The Artist is an interesting case of émigrés outdoing Hollywood in telling a Hollywood story. What struck me the most about the film is its guileless lack of irony - it's completely, refreshingly sincere. The lack of dialogue, while gimmicky at first, ends up succeeding beautifully. Like the best of 1920s-era cinema, eventually you forget the fact that it's silent and get absorbed into the story, the nicely recreated period ambiance, and the spot-on cast of characters. This was filmed in and around Los Angeles, in well-preserved spots like the Bradbury Building which serve as the few remaining locales that have an early 20th century feel. The fact that they did this without any apparent CGI is really quite miraculous. Also notable are the historically accurate cars and props, dazzling costumes, and photography effects (wipes, blur around the edges) that instantly conjure up a vintage feel. The results are not so much a straightforward re-creation of silent movies as a dreamy, romanticized evocation of them.
Although it's totally apparent that a lot of talents contributed to The Artist, overall it has a refreshingly insular feel that's a complete change from most U.S.-produced product. Director-screenwriter Michel Hazanavicius had already worked with Jean Dujardin and Berenice Bejo (his wife) on the enjoyable '60s spy sendup OSS 117: Nest Of Spies (2006), while Hazanavicius and Dujardin re-teamed for that film's sequel, OSS 117: Lost In Rio (2009). The three seem to have a great rhythm going with this one, resulting not only in an honest, affable interplay between the two leads but an overall relaxed feel with the entire production.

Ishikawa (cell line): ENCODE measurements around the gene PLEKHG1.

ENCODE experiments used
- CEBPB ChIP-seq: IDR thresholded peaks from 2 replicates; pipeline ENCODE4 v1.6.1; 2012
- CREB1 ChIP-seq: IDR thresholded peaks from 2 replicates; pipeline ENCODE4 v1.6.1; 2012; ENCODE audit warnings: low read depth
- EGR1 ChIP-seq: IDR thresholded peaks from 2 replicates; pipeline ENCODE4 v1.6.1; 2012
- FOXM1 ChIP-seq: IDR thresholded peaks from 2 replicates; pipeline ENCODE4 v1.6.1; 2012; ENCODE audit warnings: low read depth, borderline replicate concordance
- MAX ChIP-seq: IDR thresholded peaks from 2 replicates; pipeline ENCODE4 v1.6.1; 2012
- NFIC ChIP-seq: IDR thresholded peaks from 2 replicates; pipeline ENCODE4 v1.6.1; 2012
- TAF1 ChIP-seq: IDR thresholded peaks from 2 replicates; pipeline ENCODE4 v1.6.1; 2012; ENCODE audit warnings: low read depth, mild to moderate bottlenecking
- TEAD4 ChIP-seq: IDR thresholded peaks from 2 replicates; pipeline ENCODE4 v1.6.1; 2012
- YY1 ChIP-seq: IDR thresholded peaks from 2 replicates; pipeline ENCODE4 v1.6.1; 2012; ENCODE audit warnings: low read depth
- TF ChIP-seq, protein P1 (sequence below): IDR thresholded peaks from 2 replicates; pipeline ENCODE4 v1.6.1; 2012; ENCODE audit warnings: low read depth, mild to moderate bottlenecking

Hazanavicius especially succeeded at getting terrific performances from the cast, with Dujardin and Bejo contributing turns that are the very definition of "charisma." With the actors conveying emotion through gestures instead of spoken dialogue, there's always the danger that it will look affected or artificial. The cast of The Artist generally avoids that. Dujardin is pretty astonishing, as a matter of fact - his comedic bit at the breakfast table (with an also-impressive Uggie, the dog) should be required viewing for acting students. Bejo, although not quite the physical embodiment of the early 1930s movie star (the beauty ideal back then was more of a round-faced, Constance Bennett type) is also utterly sweet and vivacious. I liked how Peppy wasn't spoiled by stardom, one of the several unexpected turns this film takes. Bejo also has a skilled bit of pantomime with George's coat, a clip which seems to have been shown everywhere by now.